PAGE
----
Every job has parts that suck. Everyone who’s ever worked knows this. Usually, the worst part of a job is something that isn’t really even your job, but somehow you got roped into doing it without even a raise to acknowledge the fact that it’s a completely different job, and now you and everyone who inherits your job is stuck doing it forever and ever.
That’s how I feel about cooking dinner.
It’s the worst part of my mom job. And it’s not even part of being a mom. How did cooking dinner become essential to Supermom status? Why do moms need a cooking badge? Cooking is not in any way related to motherhood.
Yes, kids need to eat. But the truth is that kids don’t want to eat anything I cook. They want to eat stale Cheerios, cookies, and old chicken nuggets they find under the couch. So there’s really no reason for me to cook for them.
Some moms enjoy cooking, which is great, but I don’t see why it can’t be an optional hobby, like scrapbooking or blogging, instead of an essential core of the mom job description.
Just think what I’d be doing if I weren’t cooking dinner. I could be spending time with my kids instead of letting them watch TV. I’d be enjoying quality time with them at the end of the day, snuggling on the couch together telling stories and inventing Pinterest-worthy crafts. Instead I’m letting them watch Jake and the Neverland Pirates while I alternate between stirring beans and writing this blog post. With wine.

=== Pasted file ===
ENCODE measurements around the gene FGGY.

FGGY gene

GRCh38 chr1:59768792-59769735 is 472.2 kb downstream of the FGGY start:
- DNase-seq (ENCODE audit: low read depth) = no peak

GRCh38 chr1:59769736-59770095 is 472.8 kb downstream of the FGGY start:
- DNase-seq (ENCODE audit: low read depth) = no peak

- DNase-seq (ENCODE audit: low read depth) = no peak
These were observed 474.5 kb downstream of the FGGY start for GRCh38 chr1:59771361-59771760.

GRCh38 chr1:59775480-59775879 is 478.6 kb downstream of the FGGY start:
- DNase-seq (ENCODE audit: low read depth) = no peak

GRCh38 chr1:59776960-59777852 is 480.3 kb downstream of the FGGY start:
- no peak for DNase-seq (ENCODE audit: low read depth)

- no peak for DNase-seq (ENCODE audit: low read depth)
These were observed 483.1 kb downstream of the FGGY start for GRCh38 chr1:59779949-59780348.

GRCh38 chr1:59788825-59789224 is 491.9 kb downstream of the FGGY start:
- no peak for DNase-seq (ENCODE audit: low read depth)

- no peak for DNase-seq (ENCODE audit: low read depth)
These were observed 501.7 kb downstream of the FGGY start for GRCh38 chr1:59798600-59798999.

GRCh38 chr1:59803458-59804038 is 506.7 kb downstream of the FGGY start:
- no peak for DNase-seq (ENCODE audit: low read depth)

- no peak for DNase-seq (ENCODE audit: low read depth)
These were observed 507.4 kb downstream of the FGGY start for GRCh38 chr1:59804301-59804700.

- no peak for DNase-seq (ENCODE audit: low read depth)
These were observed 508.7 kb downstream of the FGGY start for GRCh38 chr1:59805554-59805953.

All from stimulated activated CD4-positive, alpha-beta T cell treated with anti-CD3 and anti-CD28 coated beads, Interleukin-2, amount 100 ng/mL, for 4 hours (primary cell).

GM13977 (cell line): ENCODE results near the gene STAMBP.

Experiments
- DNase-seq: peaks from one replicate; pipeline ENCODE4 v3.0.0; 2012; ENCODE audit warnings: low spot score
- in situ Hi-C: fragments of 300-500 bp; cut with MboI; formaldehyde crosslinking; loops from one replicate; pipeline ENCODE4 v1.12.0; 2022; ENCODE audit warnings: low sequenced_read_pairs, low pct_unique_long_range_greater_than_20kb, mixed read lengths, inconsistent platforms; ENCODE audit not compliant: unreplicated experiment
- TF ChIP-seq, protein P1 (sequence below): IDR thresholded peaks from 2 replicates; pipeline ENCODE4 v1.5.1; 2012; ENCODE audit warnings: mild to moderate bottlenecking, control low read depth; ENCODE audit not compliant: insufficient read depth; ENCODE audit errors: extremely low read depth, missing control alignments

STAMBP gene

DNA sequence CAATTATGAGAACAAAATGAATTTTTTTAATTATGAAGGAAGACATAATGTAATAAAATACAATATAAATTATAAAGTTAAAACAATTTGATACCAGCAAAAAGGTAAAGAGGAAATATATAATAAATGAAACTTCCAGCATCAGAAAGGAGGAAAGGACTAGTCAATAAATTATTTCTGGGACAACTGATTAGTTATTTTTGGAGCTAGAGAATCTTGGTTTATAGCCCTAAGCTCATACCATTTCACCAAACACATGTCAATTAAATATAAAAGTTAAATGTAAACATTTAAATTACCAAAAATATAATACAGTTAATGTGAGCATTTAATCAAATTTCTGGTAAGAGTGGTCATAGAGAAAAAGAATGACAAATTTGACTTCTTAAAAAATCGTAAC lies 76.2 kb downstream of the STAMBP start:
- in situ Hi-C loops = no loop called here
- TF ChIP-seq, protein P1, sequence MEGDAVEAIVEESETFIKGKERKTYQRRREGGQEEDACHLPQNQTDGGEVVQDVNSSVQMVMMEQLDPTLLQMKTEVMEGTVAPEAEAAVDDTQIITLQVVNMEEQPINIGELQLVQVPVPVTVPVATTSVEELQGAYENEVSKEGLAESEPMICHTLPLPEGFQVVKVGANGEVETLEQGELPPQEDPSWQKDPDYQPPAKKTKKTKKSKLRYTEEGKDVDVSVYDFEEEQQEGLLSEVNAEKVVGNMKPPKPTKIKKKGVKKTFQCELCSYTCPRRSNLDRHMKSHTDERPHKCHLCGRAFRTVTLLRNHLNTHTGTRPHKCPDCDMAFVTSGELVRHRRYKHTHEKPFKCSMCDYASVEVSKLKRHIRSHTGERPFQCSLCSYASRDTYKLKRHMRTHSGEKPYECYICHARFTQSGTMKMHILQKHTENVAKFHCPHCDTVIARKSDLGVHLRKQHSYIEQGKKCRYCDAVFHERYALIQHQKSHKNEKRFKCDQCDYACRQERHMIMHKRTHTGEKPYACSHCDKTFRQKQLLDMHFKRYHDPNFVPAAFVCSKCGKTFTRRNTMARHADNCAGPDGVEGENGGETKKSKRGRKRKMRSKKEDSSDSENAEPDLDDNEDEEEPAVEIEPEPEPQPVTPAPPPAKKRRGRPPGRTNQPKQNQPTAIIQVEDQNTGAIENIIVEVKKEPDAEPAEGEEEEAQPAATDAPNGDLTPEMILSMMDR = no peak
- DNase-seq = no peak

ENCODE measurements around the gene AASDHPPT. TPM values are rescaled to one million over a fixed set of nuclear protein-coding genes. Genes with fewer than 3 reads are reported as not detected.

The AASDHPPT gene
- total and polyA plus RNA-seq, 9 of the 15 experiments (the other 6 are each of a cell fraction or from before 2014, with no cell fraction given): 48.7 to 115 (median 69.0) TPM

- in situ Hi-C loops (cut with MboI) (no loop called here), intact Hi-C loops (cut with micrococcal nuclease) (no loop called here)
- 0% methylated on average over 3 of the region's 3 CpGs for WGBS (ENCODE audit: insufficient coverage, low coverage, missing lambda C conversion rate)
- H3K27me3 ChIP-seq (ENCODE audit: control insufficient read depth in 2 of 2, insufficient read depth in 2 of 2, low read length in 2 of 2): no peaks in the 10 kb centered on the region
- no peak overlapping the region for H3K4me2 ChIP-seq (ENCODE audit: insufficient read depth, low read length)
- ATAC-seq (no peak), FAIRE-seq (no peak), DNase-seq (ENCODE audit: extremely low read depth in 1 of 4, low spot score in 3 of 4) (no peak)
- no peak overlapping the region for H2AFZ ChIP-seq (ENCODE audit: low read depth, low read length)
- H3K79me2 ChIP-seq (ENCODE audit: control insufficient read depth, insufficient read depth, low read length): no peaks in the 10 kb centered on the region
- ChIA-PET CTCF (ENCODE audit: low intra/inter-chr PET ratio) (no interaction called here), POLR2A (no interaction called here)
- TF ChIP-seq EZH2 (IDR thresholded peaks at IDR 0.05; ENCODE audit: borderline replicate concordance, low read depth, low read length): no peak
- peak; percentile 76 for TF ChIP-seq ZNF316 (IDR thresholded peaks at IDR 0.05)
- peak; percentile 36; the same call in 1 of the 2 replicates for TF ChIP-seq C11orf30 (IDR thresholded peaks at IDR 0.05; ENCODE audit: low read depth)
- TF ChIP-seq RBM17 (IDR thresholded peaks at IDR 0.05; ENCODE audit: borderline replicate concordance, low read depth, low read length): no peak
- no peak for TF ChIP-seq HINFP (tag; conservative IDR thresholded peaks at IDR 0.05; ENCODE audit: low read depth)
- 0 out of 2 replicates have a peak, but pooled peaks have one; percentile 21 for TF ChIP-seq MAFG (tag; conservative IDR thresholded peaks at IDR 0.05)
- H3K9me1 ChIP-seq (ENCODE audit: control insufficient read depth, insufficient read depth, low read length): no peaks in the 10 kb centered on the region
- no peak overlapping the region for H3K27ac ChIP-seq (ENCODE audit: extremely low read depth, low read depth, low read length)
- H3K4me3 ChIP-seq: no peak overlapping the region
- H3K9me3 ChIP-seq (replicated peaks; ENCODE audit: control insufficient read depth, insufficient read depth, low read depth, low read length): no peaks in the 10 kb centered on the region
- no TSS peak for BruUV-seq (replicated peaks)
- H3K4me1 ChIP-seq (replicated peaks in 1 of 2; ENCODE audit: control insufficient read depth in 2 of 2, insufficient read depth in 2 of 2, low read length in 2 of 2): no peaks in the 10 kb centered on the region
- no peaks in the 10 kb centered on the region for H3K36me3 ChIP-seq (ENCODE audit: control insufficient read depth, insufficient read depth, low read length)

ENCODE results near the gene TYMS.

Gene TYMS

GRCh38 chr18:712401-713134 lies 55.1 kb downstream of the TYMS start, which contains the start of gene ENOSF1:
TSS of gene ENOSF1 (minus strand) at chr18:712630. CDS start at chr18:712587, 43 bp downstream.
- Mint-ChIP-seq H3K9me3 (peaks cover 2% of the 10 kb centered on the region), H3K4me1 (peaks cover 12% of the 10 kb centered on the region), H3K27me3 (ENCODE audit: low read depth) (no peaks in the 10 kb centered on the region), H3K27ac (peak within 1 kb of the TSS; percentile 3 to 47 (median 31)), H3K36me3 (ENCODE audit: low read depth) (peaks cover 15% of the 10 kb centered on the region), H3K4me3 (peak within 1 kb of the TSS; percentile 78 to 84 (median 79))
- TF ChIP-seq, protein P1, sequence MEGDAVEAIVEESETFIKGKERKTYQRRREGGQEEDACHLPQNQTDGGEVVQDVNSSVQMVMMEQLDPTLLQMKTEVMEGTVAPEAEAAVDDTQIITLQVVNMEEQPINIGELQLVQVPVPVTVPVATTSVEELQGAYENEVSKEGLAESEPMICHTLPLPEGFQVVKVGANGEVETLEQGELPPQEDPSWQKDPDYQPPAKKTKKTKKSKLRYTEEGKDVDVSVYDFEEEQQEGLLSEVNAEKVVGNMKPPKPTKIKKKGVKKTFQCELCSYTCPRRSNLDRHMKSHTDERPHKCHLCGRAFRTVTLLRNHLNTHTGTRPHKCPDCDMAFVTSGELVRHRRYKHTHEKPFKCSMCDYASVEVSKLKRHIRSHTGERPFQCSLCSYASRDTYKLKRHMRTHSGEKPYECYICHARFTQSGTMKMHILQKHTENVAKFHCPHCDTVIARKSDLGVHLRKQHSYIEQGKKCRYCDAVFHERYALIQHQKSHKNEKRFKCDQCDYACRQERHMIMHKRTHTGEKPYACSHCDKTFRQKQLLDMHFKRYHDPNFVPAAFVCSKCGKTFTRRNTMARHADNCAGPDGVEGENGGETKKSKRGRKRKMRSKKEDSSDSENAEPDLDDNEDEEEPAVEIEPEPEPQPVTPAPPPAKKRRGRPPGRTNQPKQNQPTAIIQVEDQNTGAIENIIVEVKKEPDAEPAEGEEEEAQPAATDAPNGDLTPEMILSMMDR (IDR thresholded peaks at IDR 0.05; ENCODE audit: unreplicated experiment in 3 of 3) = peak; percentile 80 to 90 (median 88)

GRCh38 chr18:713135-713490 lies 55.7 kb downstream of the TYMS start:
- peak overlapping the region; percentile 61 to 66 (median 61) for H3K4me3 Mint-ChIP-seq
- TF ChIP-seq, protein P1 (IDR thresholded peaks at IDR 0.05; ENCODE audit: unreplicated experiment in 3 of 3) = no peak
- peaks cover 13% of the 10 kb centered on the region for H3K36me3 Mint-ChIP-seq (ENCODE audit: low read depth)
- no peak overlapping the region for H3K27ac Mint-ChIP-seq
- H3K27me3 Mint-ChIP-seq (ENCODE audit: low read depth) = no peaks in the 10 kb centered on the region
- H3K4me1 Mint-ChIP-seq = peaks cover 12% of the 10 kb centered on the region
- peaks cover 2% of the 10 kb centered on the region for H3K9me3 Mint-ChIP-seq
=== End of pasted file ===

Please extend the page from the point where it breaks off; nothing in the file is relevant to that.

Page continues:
Because cooking dinner sucks.
1. Your children’s appreciation of any particular food is directly inverse to the amount of time it takes to prepare.
In case you’ve forgotten inverse proportions from high school math, let me translate: the more time you spend cooking something, the less your kids will like it. That six-hour meal you slave over? They won’t eat a bite. The bag of chicken nuggets you toss in the oven for ten minutes? It’s their favorite. I’m not saying this is necessarily a bad thing, because less work is good, right? It’s just frustrating when your effort is never appreciated.
On the bright side, that means you get to be lazy and feel good about it. Or at least win the approval of your kids with it, which is good enough, despite any lingering guilt you might feel over feeding them nothing but chicken nuggets, mac & cheese, and peanut butter sandwiches.
2. Everyone hates leftovers.
I used to love leftovers when I was single. I’d cook once and then eat the same thing all week. I never minded, because hey, if I cook something for myself, it’s because I like it. So I don’t mind eating it again. And again and again. It’s like in college when I used to eat Golden Grahams for breakfast, lunch, and dinner, because hello: they’re delicious. But for some reason, no one else in my family feels that way. Even chicken nuggets will get rejected if I offer them two days in a row. “Hey,” my kids protest, “we had that last night. We’re tired of chicken nuggets.”
3. Cooking is not fun with kids.